From tradition to crime: The changing face of female genital mutilation in Egypt
In the village of Beir Anbar in the district of Keft, Egypt, young children and village elders alike gathered in the community centre. A choir of school girls came forward to chant a jingle: "I am born perfect with my body whole. Why do you want to cut us and take away the rights that God gave us?"
The audience - boys, parents, teachers, and local authorities- stood up and cheered in support, together denouncing Female Genital Mutilation (FGM) as "violent", "wrong" and "harmful."
- With UNDP support, a 5-year national strategy for FGM abandonment and family empowerment was developed.
- The programme held awareness sessions targeting 20,000 men, women and youth.
- Medical caravans were created to benefit almost 3500 villagers and professionals received training on counseling and closing gaps in service.
Many girls and young women are still subjected to genital mutilation in the name of ‘tradition.’ According to Egypt’s 2008 Demographic and Health Survey, at least 91% of Egyptian women between the ages of 15-49 have undergone genital mutilation and 72% of the practice is conducted by medical doctors. While the prevalence of FGM is down from 97% in 2000, combating it is a long-term endeavor that involves changing long-held beliefs.
Local and national calls to end the practice amplified after the case of Soheir El-Bate’a attracted both the public and media interests in Egypt. El-Bate’a, a thirteen-year-old schoolgirl and a victim of FGM, died in June 2013 as a result of complications caused by this illegal and medically unnecessary procedure.
The Misdemeanor Court dismissed the case but two months later, the ruling was overturned and the doctor received a fine and a jail sentence for two years with labor for manslaughter, and an additional three months for practicing outlawed FGM.
The momentum continues with a national broadcast campaign that advocates putting an end to FGM and, for the first time in Egypt, features real testimonials from families who refused FGM, bravely faced community pressure and decided to protect their girls. Women who were mutilated and men talk about their own experiences and how FGM negatively influenced their marriage and life.
“In the beginning, it was difficult to talk to anyone about that issue, as this is an unnegotiable topic and not ready for open discussion,” shared one father. “Yet, I bear the responsibility to spread the word and I must save my daughters and their acquaintances as this could lead to their death.”
“The strongest advocates are the families themselves and the reason is very simple: we are removing pain from their lives,” notes Ignacio Artaza, UNDP in Egypt Country Director.
In 2013, with UNDP support, a 5-year national strategy for FGM abandonment and family empowerment was developed, in partnership with local authorities, civil society organizations and several UN agencies. The initiative is implemented with contributions from the European Union, the Governments of Sweden, of the Netherlands and of Germany.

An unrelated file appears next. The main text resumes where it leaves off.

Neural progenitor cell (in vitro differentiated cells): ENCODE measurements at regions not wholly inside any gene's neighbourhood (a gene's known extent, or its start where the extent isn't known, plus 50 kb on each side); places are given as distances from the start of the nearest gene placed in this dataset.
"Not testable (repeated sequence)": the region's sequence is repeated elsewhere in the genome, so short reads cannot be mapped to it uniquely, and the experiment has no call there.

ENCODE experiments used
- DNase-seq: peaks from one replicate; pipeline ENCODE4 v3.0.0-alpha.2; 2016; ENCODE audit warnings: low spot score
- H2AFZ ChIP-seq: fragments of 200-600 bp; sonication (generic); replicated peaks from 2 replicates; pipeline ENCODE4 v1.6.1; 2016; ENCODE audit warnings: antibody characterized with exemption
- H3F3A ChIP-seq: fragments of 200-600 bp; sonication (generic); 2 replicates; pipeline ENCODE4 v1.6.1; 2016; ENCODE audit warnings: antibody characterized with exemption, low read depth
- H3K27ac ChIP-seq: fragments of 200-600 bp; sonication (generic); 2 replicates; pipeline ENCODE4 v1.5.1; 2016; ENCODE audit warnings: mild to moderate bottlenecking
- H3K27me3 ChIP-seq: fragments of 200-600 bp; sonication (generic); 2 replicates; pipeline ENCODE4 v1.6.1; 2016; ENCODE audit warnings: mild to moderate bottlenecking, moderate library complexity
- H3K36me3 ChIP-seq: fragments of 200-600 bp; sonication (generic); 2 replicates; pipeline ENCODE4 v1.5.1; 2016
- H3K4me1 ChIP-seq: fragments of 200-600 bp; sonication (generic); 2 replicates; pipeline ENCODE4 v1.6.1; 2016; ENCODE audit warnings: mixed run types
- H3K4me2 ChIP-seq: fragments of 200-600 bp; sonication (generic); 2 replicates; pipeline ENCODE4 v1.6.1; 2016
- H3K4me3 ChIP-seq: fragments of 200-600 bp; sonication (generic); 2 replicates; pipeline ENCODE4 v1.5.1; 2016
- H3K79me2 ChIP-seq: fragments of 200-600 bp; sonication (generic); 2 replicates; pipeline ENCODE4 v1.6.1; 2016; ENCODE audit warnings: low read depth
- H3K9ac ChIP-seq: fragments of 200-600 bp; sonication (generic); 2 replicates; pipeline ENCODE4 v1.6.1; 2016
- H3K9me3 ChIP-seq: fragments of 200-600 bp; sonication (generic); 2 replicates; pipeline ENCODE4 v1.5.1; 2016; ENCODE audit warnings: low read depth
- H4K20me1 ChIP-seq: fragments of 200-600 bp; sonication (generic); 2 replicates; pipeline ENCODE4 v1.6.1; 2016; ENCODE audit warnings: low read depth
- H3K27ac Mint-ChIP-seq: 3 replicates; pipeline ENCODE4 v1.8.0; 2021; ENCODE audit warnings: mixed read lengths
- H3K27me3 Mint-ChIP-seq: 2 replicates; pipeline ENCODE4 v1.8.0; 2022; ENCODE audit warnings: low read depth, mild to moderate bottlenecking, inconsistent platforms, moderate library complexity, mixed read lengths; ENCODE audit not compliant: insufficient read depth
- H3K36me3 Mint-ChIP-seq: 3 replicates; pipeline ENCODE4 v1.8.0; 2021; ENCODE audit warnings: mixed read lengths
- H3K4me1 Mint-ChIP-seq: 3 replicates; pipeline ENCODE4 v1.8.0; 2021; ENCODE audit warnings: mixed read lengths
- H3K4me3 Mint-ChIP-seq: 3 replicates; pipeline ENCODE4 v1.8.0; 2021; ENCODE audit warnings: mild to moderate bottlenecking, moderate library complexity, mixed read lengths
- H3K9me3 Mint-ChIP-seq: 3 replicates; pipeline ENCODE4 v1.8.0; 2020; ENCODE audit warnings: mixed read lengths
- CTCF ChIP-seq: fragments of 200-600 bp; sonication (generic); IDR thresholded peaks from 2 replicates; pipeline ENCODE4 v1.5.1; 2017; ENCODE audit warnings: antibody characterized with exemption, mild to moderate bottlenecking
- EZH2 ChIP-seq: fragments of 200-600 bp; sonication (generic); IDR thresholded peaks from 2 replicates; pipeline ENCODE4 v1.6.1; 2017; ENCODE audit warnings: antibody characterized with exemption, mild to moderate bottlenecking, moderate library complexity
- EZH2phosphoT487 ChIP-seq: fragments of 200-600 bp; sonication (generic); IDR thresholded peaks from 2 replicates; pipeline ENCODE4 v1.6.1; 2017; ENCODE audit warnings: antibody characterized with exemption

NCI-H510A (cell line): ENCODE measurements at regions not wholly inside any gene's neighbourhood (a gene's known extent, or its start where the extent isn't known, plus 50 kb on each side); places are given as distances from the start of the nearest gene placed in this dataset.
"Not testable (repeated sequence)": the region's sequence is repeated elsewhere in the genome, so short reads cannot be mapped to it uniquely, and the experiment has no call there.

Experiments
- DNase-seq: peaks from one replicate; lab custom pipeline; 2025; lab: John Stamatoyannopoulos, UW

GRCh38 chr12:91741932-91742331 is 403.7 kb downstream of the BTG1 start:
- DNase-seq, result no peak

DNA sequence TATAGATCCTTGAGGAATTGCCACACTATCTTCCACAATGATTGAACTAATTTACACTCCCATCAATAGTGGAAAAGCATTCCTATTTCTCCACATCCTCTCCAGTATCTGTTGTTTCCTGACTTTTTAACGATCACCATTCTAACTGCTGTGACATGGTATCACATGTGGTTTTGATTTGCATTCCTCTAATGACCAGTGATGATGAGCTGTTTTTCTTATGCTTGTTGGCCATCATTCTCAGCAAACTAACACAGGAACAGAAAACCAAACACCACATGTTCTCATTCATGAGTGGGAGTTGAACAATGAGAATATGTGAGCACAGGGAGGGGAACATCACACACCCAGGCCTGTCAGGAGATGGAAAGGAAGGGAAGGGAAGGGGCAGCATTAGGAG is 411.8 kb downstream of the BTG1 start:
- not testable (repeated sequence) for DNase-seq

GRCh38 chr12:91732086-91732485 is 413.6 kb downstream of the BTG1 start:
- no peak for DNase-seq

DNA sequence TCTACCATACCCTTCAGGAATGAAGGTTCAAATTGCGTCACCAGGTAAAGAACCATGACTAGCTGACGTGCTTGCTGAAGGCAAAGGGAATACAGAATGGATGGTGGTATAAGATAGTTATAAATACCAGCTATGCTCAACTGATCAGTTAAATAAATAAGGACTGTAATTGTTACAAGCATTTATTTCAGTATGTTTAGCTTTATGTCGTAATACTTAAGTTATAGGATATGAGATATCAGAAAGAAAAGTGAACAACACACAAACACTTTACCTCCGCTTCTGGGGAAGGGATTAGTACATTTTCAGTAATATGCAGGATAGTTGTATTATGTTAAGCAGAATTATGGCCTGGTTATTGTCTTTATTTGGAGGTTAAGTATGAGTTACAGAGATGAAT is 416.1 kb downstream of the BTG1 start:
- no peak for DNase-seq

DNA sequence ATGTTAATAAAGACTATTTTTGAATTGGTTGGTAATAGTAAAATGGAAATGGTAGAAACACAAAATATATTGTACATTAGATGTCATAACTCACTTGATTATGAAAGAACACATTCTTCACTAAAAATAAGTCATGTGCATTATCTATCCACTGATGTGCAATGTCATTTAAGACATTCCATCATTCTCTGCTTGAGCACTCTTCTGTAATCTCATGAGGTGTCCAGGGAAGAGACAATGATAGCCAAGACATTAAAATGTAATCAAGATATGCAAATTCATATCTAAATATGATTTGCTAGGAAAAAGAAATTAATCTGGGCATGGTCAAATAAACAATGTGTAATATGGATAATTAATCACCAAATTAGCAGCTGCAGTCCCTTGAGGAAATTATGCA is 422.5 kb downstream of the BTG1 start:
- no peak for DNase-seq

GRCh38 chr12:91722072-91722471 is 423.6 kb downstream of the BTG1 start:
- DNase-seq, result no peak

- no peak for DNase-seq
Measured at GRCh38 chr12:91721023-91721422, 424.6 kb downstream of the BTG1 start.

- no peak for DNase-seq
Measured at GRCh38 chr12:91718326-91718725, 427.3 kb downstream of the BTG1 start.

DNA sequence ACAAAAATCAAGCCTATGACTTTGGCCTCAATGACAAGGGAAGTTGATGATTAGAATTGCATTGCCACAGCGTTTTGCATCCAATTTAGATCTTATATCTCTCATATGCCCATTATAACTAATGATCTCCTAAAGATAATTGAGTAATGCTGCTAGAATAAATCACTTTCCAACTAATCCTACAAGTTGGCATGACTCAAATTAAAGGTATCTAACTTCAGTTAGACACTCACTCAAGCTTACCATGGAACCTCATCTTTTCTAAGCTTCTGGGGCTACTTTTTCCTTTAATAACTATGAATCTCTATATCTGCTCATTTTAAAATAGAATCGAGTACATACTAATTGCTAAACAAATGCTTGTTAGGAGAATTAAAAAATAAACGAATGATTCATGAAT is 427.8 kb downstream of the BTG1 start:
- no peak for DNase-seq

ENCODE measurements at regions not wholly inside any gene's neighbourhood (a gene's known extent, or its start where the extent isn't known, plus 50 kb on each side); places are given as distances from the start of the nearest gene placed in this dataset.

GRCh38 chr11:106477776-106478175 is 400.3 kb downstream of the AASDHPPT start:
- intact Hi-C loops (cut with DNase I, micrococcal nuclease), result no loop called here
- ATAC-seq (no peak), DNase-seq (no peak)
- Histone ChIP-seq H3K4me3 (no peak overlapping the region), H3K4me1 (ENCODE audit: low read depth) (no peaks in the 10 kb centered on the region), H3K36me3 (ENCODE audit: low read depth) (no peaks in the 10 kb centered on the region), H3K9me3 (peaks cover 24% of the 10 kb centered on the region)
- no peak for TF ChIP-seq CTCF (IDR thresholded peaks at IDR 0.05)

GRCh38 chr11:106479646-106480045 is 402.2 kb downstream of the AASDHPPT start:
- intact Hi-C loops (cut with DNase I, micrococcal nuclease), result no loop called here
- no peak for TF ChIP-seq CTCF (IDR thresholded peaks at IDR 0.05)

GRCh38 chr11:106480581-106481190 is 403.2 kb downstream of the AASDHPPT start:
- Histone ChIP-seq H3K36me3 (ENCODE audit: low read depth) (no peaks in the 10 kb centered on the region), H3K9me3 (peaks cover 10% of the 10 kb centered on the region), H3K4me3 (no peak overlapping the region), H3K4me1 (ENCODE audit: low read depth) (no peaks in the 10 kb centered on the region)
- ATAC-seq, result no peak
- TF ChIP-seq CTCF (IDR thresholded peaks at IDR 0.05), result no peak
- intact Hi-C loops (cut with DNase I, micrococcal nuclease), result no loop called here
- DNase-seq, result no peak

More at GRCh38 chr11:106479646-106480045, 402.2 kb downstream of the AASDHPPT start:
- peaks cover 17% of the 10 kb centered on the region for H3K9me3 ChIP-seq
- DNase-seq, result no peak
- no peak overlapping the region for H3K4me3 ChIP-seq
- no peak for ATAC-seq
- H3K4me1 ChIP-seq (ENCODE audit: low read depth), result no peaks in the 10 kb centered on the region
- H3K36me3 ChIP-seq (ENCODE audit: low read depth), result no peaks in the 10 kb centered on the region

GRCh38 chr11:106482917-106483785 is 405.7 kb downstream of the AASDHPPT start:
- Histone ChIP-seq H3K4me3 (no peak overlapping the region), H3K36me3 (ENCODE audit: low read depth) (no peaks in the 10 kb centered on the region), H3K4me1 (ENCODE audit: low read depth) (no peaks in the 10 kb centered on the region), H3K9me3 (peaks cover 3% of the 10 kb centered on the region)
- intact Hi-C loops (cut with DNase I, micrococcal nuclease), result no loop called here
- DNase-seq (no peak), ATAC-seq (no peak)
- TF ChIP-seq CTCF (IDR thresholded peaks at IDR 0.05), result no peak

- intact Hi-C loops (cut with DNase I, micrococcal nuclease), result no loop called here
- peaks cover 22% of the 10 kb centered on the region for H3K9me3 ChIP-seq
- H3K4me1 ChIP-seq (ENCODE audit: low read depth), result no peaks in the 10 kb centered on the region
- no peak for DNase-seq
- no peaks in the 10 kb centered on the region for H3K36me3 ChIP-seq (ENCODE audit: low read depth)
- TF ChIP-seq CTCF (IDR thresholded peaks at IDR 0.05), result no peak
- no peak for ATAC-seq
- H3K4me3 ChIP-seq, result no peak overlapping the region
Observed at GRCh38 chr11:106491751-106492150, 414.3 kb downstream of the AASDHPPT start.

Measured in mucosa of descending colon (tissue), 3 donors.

The programme has held awareness sessions targeting 20,000 men, women and youth. Awareness meetings were held in primary and secondary schools at risk of FGM, addressing students and teachers, social workers and parental board members.
“I heard about the harms of female circumcision in a seminar in Nag’ el-Arab village,” says Shaimaa Gad Abbas, 18 years old. “My sister is four years old and my mom refused to circumcise her. She was convinced.”
Recognizing that FGM is part of a bigger package, the programme also integrates comprehensive health, social and education services. It supported the improvement of science labs in schools and nurseries. Vulnerable women were aided in acquiring national IDs so they could receive public services and were trained on developing home economics projects to improve their income. Medical professionals received training on counseling and closing gaps in service and medical caravans were created to benefit almost 3500 villagers.
Putting an end to FGM requires a cultural shift, and changing the mindset of families and individuals is necessary to move FGM from a tradition to a crime. Already, people are recognizing that it is illegal for doctors to circumcise and young girls in schools say that FGM is a crime. The National FGM Abandonment Programme, set to run through 2017, will continue to institutionalize the issue and work through families and individuals to change traditions.
The United Nations Development Programme (UNDP) has been combatting female genital mutilation (FGM) since 2003. Presently, UNDP is supporting the National FGM Abandonment Programme in partnership with the National Population Council (NPC), the United Nations Children’s Fund (UNICEF), the United Nations Population Fund (UNFPA), the United Nations Entity for Gender Equality and the Empowerment of Women (UN Women), local authorities and civil society organizations and is implemented thanks to the generous contributions of the European Union, and the Governments of Sweden, the Netherlands and Germany.